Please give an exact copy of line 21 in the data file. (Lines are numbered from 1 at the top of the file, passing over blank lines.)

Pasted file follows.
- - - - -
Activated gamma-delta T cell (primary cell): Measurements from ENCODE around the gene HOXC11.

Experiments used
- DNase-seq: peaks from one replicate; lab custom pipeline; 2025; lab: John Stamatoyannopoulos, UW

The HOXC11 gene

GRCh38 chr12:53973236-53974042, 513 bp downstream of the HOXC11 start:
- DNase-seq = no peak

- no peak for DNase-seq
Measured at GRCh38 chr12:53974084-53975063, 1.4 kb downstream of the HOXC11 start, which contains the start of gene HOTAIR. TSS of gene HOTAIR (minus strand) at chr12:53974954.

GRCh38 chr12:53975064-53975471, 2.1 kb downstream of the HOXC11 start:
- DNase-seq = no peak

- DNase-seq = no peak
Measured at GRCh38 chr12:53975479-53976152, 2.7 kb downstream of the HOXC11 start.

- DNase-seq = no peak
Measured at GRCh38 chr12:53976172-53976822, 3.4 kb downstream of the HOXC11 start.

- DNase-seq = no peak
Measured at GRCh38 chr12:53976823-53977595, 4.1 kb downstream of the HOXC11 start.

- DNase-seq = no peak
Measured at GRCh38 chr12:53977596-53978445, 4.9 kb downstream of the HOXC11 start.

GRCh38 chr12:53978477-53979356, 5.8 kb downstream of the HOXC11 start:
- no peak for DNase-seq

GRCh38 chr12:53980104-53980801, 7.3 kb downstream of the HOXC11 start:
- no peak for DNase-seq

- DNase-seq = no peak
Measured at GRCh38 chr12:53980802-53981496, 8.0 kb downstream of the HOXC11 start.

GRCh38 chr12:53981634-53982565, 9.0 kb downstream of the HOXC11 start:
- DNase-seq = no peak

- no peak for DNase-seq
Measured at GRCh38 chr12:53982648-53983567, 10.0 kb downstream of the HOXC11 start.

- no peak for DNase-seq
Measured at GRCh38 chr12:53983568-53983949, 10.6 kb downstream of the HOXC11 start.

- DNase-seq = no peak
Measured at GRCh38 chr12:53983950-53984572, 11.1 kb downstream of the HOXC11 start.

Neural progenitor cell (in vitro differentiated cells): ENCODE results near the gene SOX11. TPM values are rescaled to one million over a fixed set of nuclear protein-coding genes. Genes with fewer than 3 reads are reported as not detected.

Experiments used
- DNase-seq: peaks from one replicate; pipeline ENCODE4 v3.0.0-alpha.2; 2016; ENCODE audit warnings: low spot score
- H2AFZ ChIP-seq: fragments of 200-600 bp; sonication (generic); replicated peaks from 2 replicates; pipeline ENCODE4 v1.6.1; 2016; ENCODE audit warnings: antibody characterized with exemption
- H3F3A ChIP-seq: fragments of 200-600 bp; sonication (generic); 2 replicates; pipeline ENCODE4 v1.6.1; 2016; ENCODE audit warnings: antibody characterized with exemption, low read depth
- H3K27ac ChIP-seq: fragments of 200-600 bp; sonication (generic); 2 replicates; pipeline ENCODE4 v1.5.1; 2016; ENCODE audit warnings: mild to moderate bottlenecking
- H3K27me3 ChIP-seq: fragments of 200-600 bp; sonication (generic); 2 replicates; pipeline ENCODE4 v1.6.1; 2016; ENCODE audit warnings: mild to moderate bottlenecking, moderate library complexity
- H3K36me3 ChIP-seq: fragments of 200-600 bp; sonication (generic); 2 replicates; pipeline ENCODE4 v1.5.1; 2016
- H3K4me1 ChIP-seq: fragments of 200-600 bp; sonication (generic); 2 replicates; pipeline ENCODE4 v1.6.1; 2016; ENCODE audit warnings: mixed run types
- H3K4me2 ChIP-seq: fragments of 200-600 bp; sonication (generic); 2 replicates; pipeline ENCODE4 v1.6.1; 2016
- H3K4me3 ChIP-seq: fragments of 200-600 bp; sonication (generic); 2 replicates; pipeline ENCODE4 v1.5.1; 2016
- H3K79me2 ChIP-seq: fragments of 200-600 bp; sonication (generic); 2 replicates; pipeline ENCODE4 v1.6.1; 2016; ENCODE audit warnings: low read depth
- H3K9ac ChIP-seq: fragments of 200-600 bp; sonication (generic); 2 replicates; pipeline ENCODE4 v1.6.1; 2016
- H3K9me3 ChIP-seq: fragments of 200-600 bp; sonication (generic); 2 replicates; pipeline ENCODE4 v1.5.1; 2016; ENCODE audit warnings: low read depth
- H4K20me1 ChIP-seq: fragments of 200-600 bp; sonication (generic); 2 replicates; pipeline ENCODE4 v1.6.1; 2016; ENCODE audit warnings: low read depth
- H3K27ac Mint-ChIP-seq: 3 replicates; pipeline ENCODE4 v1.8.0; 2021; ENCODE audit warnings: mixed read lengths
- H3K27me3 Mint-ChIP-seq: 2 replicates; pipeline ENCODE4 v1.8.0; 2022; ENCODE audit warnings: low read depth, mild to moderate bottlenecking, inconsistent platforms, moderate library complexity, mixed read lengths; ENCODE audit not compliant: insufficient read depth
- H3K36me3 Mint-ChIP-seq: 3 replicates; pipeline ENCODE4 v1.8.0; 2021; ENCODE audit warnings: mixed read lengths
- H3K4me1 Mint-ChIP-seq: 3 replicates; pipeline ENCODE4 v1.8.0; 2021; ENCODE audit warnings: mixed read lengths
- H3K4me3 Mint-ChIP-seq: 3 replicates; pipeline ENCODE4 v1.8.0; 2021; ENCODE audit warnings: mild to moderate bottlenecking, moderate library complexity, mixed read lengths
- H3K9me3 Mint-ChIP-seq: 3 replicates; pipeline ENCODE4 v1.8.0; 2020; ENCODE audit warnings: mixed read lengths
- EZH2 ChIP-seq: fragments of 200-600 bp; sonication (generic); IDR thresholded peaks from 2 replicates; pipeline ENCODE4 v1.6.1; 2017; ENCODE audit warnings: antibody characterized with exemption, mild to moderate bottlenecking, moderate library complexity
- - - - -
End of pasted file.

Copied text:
GRCh38 chr12:53980104-53980801, 7.3 kb downstream of the HOXC11 start: